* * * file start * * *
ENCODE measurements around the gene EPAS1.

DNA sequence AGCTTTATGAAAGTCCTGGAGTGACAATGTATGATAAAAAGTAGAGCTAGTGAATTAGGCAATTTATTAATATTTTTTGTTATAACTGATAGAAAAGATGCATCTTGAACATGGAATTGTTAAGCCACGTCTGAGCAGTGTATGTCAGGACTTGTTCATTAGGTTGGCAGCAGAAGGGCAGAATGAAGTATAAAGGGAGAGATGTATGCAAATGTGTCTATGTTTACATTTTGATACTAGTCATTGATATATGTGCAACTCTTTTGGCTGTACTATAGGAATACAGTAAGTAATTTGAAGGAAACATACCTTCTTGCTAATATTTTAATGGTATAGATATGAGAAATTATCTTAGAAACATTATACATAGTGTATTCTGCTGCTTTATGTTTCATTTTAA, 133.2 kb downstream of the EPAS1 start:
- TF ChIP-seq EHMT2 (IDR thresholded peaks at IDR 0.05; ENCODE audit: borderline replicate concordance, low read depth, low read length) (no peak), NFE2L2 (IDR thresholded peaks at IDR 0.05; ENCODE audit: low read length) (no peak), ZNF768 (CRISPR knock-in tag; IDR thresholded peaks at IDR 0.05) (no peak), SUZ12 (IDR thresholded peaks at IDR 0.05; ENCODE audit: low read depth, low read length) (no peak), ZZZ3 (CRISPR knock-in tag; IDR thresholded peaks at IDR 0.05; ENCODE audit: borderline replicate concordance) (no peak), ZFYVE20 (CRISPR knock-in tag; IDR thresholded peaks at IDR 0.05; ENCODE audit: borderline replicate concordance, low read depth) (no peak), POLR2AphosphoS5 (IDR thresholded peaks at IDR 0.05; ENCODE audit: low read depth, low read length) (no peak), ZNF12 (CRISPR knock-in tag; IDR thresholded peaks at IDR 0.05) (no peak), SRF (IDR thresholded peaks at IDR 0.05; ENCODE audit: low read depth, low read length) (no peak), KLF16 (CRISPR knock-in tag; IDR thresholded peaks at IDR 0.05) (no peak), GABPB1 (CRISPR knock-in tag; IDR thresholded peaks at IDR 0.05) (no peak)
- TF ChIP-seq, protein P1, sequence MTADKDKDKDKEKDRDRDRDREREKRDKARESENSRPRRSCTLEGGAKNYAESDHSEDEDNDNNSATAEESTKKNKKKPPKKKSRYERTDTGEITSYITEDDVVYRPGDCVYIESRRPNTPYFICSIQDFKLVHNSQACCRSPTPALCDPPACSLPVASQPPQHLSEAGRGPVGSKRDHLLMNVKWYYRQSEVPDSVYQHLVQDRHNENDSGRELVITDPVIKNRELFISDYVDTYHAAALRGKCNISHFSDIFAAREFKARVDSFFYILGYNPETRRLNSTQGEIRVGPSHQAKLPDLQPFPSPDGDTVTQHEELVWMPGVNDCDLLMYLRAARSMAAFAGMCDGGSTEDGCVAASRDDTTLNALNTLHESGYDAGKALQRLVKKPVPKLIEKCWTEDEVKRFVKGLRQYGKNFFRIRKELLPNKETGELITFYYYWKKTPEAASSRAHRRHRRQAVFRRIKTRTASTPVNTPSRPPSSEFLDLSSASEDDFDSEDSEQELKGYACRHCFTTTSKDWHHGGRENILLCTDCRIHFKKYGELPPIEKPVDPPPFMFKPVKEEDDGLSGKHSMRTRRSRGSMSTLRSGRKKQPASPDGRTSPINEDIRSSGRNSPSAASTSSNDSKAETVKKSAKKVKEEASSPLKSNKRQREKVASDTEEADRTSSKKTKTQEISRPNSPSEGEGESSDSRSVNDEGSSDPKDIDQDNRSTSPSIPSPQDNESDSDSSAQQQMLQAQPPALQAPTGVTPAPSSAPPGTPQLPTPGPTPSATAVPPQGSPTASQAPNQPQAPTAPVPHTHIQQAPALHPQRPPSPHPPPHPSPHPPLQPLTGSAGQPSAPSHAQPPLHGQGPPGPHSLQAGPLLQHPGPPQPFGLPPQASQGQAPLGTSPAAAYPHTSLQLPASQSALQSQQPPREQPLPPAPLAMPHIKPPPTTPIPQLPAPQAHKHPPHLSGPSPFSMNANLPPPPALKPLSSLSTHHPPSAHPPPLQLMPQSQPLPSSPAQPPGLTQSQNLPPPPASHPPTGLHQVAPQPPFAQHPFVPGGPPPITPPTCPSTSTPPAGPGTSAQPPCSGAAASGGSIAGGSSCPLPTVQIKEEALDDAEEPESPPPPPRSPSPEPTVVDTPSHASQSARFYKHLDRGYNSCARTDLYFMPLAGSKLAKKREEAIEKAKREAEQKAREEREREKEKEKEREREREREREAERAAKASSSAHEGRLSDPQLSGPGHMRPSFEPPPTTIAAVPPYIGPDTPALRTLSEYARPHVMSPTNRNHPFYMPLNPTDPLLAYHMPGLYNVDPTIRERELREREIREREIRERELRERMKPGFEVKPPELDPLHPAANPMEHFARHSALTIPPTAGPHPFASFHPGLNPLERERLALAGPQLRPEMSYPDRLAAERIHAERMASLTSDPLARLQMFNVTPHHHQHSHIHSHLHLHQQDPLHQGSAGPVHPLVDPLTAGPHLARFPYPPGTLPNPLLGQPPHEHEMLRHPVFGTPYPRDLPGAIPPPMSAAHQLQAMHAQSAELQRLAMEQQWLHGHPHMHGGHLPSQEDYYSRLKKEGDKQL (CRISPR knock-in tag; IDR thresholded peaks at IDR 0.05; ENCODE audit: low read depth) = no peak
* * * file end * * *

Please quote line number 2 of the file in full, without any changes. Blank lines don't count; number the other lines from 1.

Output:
DNA sequence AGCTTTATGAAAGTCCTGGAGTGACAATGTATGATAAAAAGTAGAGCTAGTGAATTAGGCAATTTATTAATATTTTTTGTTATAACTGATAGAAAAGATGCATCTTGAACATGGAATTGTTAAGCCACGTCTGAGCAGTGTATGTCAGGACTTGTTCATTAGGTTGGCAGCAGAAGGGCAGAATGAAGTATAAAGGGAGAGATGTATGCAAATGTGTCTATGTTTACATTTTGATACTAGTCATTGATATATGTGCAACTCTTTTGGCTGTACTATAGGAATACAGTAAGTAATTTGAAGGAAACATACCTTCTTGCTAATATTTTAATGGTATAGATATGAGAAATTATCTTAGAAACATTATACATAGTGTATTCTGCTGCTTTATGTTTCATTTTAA, 133.2 kb downstream of the EPAS1 start: